Inspirational teacher goes to the mat in ‘Boom’
In Scott Voss' corner are Niko (Bas Rutten), Marty (Henry Winkler) and Mark Dellagrotte (as himself) in "Here Comes the Boom."
Updated: October 15, 2012 9:14AM
“Here Comes the Boom”
I had a high school teacher who would have made an even tougher Mixed Martial Arts contender than Kevin James does in this mildly entertaining and moderately uplifting inspirational family comedy.
Like James’ Mr. Voss, she was a biology teacher, so she understood the law of the jungle. It’s true she was a good 20 years older than James and she didn’t have his fireplug physique. But she was tall, lean and sinewy. Scrappy, too. She used to threaten to ram a pool cue through our ears if she thought we were getting uppity. And she kept one by her desk. All in all, I’d be a lot more worried about facing her in a cage match than Mr. Voss, who, when you get right down to it, is basically a big teddy bear with a soft heart.
That’s how Voss winds up in the ring in the first place. Even though he’s basically a lazy, burned-out lump when “Here Comes the Boom” begins, reading the sports page during class, he was once an inspired, dedicated Teacher of the Year winner.
And he still has enough admiration for good teaching to be outraged when he learns the school’s music program is about to be axed because of a budget deficit. This means his friend Marty, the gifted, beloved music teacher (Henry Winkler) will lose his job — right after learning his 48-year-old wife has miraculously become pregnant. Voss stands up during a faculty meeting to protest and hears that the only way to save Marty’s job is to earn $48,000 by the end of the semester. Which he vows to do.
Easier said than done, though, considering that Voss’s only means of earning extra cash is teaching a civics class to immigrants for $8 an hour. Fortunately, he makes friends with a Swedish immigrant named Niko (Bas Ruten) who used to be a professional fighter while giving him extra tutoring at home — where he learns, after watching a pro MMA match, that the loser earned $10,000. All he had to do was get pounded into the canvas for about five minutes. “I could do that,” thinks the former high-school wrestling champion, now middle-aged, overweight and hopelessly deluded. Brave, though; very brave.
And so he does, after convincing Niko to train him, starting at the bottom in local fights where chickens roam around among the audience. After being knocked unconscious in his first fight, about three seconds after it begins, Voss earns $750. Which means all he has to do is get laid out 40 or 50 times to meet his fundraising goal. And, perhaps, to prove to sexy, though previously disdainful, fellow teacher Ms. Flores (Salma Hayek) that he is not entirely a waste of space after all.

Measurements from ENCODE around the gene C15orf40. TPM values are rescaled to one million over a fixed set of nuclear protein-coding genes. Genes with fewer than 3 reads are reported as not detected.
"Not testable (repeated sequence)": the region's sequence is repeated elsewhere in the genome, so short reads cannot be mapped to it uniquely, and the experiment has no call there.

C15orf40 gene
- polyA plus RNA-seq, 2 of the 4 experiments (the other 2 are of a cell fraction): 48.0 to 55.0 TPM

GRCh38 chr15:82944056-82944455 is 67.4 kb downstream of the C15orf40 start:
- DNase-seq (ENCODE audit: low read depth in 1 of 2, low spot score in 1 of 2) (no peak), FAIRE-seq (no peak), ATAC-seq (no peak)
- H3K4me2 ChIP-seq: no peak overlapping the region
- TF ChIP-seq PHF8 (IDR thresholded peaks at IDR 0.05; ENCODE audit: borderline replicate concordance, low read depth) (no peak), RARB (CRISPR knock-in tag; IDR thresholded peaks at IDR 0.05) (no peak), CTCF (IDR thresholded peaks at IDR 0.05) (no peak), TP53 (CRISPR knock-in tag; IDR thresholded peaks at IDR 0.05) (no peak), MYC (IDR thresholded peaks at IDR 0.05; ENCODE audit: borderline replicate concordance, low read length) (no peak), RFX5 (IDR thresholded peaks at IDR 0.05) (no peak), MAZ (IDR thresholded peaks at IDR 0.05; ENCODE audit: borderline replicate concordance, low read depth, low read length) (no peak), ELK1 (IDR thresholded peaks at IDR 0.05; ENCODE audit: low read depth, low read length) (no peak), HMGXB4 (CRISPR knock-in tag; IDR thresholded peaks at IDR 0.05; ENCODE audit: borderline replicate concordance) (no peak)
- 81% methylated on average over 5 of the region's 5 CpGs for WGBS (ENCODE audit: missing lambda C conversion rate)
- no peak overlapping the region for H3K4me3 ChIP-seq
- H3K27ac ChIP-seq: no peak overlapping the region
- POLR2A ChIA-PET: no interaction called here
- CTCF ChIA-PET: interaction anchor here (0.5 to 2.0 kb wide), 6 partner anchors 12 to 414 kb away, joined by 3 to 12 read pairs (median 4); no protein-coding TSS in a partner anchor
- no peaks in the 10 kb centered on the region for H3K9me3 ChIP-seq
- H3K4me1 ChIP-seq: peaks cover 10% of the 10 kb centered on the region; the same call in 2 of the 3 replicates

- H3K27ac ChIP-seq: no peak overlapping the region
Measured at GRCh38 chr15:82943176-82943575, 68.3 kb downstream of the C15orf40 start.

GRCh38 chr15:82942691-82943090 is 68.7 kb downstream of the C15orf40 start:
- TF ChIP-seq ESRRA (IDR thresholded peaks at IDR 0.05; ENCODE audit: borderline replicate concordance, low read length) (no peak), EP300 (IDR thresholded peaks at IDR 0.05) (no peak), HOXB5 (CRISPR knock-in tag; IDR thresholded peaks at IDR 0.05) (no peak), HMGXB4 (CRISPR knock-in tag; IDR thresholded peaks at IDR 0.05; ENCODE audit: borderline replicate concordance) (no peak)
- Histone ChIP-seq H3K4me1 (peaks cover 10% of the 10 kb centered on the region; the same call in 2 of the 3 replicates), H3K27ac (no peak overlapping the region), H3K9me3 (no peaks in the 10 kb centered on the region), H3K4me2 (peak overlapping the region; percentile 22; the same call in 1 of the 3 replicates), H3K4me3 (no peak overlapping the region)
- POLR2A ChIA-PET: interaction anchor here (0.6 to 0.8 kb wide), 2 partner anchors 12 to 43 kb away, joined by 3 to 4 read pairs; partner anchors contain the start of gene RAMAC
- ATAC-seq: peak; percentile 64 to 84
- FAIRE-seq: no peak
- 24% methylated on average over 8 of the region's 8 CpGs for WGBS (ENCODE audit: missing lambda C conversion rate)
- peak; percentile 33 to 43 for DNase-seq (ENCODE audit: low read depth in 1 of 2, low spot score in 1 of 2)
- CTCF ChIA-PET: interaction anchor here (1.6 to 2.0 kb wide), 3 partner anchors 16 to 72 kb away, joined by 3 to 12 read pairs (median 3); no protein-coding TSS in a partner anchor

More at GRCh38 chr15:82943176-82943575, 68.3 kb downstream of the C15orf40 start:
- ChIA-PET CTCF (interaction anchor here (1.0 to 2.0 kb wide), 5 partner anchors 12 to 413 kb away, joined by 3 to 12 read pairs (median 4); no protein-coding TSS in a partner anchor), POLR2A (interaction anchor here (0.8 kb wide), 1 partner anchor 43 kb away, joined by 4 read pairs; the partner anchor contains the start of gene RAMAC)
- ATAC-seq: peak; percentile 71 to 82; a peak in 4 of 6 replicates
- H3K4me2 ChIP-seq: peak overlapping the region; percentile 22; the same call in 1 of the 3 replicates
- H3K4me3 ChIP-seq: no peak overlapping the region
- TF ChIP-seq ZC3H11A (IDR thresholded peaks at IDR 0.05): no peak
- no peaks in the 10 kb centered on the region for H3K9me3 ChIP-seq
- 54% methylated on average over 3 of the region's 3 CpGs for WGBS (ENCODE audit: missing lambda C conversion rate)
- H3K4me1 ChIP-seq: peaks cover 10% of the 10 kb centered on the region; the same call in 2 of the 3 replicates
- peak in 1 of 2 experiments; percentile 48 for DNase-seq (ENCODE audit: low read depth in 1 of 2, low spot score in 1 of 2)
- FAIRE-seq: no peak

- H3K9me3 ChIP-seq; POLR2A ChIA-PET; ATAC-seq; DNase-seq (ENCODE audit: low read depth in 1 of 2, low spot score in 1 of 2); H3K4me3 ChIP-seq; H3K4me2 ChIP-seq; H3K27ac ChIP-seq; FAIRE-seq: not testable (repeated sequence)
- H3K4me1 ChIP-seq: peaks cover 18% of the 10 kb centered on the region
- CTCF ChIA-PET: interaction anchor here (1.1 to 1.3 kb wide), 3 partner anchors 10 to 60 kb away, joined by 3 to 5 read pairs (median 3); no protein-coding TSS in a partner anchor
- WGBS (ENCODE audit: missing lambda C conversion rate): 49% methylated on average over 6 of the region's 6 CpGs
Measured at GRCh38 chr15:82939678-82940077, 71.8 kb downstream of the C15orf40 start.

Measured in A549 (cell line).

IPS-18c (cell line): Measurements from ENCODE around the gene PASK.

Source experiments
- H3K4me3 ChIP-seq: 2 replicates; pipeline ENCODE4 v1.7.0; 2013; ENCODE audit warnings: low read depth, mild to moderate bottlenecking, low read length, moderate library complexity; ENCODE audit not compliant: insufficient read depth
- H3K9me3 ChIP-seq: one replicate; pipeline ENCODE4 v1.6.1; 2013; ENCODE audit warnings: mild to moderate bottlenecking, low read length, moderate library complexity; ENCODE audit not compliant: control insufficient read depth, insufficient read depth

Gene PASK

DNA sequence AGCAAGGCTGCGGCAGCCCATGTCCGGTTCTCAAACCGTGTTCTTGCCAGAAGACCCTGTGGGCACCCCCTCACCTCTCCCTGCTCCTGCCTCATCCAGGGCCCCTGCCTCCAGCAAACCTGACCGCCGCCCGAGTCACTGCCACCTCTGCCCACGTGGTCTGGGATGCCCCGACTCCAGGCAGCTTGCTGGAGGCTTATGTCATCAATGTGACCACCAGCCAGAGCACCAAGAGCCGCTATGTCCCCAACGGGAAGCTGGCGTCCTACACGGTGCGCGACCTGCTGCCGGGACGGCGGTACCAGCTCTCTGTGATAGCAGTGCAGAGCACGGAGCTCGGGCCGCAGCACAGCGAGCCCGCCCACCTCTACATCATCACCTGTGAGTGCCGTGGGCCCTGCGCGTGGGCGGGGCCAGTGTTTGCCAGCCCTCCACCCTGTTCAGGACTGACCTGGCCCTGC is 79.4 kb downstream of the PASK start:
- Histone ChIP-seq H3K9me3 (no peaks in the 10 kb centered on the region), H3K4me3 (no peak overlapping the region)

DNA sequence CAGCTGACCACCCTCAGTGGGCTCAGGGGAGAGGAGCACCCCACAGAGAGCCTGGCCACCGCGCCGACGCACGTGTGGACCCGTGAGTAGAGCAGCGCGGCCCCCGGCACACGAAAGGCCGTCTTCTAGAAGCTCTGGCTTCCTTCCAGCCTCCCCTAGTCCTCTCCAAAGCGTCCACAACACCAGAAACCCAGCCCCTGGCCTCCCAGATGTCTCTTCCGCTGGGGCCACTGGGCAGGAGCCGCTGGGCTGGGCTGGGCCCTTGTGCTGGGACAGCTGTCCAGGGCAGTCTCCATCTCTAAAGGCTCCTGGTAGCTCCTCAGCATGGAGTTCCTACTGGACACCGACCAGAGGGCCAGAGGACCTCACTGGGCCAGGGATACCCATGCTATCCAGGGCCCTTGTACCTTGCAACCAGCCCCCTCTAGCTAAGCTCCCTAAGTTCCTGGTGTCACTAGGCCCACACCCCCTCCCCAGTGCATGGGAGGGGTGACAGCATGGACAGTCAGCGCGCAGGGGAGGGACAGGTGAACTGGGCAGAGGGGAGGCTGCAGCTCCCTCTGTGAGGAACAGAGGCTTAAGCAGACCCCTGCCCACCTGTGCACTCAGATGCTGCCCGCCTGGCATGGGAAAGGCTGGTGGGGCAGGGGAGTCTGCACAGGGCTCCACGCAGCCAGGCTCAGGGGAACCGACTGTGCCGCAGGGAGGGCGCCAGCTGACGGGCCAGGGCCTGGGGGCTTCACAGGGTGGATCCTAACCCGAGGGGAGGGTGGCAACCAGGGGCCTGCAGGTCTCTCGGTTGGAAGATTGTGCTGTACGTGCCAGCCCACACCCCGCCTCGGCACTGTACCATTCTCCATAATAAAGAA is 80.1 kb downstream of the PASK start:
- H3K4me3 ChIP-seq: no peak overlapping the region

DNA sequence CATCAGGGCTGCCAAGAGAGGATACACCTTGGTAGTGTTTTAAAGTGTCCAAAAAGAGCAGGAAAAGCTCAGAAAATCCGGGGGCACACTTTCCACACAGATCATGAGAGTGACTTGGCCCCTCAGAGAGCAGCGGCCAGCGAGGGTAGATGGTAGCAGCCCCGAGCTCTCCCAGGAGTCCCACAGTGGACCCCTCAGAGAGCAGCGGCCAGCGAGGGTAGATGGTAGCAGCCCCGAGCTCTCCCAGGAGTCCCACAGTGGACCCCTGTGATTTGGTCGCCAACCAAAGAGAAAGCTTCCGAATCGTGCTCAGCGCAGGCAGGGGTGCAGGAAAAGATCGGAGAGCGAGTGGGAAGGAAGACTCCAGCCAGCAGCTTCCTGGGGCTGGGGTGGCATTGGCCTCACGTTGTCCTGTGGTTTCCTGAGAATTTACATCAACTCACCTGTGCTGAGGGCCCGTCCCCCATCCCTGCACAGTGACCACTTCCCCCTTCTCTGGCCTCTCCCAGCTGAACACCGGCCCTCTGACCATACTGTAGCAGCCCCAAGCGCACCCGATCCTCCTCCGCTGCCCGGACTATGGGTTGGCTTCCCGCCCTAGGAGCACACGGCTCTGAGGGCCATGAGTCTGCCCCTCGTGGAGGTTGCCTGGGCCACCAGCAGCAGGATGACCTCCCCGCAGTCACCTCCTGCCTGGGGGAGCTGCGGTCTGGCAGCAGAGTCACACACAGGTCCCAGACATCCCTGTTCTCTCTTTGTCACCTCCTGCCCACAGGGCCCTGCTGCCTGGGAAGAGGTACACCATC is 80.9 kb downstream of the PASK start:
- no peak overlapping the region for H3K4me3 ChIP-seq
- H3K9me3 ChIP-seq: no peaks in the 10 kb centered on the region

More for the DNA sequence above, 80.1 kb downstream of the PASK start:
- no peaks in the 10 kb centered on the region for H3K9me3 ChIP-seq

It wouldn’t make much of a fun movie, though (unless you happen to get off on vicarious masochism), so James, who co-wrote “Boom” with “King of Queens” writer Rock Reuben, eventually has Voss decide it would be better to start winning. Because it pays more and hurts less.
The minute he does that, “The Boom” goes into sub-“Rocky” mode, with Voss training in earnest and persevering despite impossible odds. Though it’s sub-“Rocky” with a bit of “To Sir with Love” thrown in (or name your own favorite inspirational teacher movie). Because when Voss decides to become a winner, he inspires his students and, more importantly, himself. And rediscovers the long-dormant Teacher of the Year within.
Even though all of that is predictable, it’s not unsatisfying if you’re feeling tolerant. Even though veteran Adam Sandler (serving here as executive-producer) and director Frank Coraci (“The Wedding Singer,” “The Waterboy”) never really get the laughs going and the idea of James facing off against assorted big, mean and terrifying opponents is never even vaguely credible.
Just make sure, if you see it, to reconfigure your willing suspension of disbelief to its most forgiving settings.